The British artist’s work will be on display at Frieze New York in her first solo exhibition at a major art fair.
LONDON — Even if Britain had lifted its Covid-19 international travel ban in time, Sarah Ball would still not have been able to accompany her work to Frieze New York this week.
That’s because in February the British painter — who is also an avid horticulturalist — took a serious tumble while tending to her vegetable garden at home in coastal Cornwall. She broke her ankle so badly that she had to have surgery and was getting around with a wheelchair as she recuperated. For a time she was barely able to make it into her studio, let alone fly across the Atlantic to attend her first solo exhibition at a major art fair.
“I had just managed to finish the work before I broke my ankle, which was amazing timing,” Ms. Ball, 56, said with a soft chuckle during a video interview, adding that she got some help varnishing the works before her surgery. “To be having a solo booth is terrifically exciting; I just wish I could go.”
But it’s a fairly safe bet that this will not be her last opportunity for accolades at an art fair. Though Ms. Ball has been an artist her entire life, international recognition for her intimate and intense portraits has come relatively recently. That’s in part thanks to signing last year with the Stephen Friedman Gallery, which represents prominent artists like Yinka Shonibare, Kehinde Wiley and Lisa Brice.
At Frieze, the gallery will display about a half-dozen works from her ongoing series of portraits that play with themes like sexuality and identity, something she said was partly influenced by growing up during a time when musicians like David Bowie, Chrissie Hynde and Poly Styrene were experimenting with gender self-expression.
Born in Yorkshire, Ms. Ball always wanted to be a painter. But when she was in art school in the 1980s, much of the focus was on the conceptual side of contemporary art. “I was making very figurative paintings, which was very not what was happening in the art world then,” she said.
It was suggested that instead she move more into illustrations and graphics. So for almost a decade she was an illustrator, doing projects for the National Theater as well as a number of book covers. “But,” she said, “I always knew that wasn’t what I wanted to do.”
After having two children — a son and daughter, now both in their 20s — she decided to complete an M.F.A. at Bath Spa University in 2005 and go back full time to painting. “Having children made me realize that I really wanted to pursue my own work,” she said. “This happens in life as you mature; you just question things.”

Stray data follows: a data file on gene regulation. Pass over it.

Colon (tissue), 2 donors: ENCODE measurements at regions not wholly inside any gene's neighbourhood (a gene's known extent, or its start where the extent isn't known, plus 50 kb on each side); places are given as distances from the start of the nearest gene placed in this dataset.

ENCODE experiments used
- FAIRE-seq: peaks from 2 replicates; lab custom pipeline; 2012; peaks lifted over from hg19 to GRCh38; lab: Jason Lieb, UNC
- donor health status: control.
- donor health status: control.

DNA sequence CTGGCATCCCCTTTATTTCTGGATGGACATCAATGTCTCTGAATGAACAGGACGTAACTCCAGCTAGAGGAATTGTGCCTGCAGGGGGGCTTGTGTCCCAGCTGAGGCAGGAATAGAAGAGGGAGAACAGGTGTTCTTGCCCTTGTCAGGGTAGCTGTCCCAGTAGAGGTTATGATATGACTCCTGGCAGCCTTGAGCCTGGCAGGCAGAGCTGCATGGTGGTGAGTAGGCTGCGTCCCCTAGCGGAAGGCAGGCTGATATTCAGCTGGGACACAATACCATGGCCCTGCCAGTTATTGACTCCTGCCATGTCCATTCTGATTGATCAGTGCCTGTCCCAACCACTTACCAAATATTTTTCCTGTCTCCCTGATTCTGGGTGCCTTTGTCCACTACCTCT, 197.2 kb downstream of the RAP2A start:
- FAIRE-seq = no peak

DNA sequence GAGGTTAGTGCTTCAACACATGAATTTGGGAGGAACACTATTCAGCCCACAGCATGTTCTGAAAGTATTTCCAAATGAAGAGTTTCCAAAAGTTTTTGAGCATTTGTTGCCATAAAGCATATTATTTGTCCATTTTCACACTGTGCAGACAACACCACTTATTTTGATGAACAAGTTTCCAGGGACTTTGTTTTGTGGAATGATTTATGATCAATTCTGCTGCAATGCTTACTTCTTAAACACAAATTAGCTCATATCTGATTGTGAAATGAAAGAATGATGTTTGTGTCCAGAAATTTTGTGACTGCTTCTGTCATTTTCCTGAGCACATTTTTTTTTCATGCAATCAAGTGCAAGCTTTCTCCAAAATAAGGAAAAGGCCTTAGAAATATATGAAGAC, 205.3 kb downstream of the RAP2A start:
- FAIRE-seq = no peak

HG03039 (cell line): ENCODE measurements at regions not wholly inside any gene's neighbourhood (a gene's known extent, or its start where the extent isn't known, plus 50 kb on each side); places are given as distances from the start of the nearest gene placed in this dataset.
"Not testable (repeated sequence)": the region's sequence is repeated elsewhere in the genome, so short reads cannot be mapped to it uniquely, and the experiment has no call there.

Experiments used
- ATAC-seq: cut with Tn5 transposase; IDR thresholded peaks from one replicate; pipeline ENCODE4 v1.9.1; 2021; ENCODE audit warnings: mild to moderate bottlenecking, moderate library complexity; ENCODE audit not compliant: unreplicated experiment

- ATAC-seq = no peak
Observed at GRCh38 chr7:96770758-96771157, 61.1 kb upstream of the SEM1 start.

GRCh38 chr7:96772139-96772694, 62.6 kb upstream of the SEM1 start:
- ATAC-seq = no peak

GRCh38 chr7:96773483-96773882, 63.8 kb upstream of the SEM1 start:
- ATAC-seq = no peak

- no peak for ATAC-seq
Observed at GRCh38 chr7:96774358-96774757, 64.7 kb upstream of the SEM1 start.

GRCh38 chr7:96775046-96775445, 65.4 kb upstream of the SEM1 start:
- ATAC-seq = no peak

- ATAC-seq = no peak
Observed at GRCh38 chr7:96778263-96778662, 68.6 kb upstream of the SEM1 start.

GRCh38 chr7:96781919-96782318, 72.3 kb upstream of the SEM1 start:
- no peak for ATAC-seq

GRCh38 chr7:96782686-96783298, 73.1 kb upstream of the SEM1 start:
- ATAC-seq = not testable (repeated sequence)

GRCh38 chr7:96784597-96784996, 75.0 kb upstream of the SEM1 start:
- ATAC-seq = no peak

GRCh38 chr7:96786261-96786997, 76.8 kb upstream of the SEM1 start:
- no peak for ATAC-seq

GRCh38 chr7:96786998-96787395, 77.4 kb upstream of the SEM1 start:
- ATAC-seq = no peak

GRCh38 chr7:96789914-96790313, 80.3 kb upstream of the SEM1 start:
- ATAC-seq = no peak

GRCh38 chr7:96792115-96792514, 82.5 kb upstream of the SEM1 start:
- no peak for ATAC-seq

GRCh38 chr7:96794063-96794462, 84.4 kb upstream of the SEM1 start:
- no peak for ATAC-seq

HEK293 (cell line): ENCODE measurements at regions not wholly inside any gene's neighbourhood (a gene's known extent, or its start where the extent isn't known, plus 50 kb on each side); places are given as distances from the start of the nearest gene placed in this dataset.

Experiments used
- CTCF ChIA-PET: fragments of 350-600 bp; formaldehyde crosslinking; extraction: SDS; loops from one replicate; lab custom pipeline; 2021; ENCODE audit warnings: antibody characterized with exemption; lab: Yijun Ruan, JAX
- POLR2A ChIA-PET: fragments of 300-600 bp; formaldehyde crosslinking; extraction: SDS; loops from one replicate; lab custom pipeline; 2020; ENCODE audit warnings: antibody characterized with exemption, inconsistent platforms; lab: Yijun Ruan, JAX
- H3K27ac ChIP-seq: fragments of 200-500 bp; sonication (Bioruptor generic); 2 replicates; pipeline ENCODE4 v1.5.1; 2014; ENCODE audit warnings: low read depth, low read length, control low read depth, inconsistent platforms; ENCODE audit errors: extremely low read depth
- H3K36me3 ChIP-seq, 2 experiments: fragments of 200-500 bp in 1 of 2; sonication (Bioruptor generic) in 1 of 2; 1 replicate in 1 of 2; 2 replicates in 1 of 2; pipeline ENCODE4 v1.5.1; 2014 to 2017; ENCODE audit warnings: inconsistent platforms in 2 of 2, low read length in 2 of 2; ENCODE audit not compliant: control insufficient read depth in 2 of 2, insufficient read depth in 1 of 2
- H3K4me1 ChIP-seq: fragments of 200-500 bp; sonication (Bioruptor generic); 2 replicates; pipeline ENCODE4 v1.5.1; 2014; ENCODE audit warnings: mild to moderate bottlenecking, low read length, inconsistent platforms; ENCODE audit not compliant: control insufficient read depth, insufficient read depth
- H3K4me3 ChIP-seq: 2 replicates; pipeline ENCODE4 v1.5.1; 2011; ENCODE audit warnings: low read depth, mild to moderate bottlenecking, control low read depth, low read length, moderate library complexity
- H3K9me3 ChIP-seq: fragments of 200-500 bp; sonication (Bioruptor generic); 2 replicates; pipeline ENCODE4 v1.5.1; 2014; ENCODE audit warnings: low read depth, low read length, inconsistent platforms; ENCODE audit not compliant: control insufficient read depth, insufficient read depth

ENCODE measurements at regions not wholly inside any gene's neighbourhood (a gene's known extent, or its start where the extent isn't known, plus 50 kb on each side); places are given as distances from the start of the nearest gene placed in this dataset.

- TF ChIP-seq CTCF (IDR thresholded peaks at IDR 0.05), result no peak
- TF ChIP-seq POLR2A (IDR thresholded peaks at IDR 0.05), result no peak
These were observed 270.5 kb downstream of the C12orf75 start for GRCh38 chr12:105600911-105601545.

Her art hints at many inspirations: the stillness of Vermeer, 17th- and 18th-century Flemish artists, and contemporary painters like Lucian Freud and David Hockney.
Ms. Ball said that filmmakers like Terrence Malick and Roy Andersson also motivated her work. “These little vignettes that give you a little bit of information,” she said, “but then invite you to fill in the rest, they sort of ask a lot of the audience.”
That is something many of her admirers say they are drawn to in her works. Michael Taylor, co-founder of the London print gallery Paupers Press, said that the first time he came across her smaller print portraits, he was struck by their surreal and timeless beauty. “You felt there was some narrative behind these faces,” he said, recalling how visitors came to view Ms. Ball’s works at a print fair in New York a few years ago.
“There was something historical, social, political, whatever that belied their simplicity,” he said. “And I found that a very powerful combination.”
Ms. Ball works from photographs — ones she has found on social media, for example — and does not aim to create a “true and utter” likeness. After asking permission, she sometimes exchanges messages with the subject, but she chooses not to meet them. “The idea of having a conversation while I’m working is not for me,” she said.
In 2015, a Cornwall gallery exhibited her portraits of immigrants who passed through Ellis Island in New York Harbor to enter the United States. The word “immigrants,” she wrote, “is weapon, a political pawn, a tabloid headline, to the point that one might forget that we are dealing with human beings.”
Ms. Ball’s works have been exhibited in shows at the Royal Academy of Arts and the Victoria & Albert Museum, both in London, and are part of the permanent collections of the British Museum and Norway’s Kistefos Museum.
“We’ve been inundated with all kinds of requests to see images of the new work, and I am really excited for her,” Mr. Friedman said. “There is a great buzz.”
Owners of her work are also enthusiastic. Beth Rudin DeWoody, a New York-based collector who is on the boards of the Whitney Museum of American Art in New York and the Hammer Museum in Los Angeles, owns six of her paintings.
“When I bought the first work, I had no idea what was going to happen with her career, but I knew she was really talented,” she said, adding that she had a few from the “Immigrants” series. “There’s just something so compelling about them.”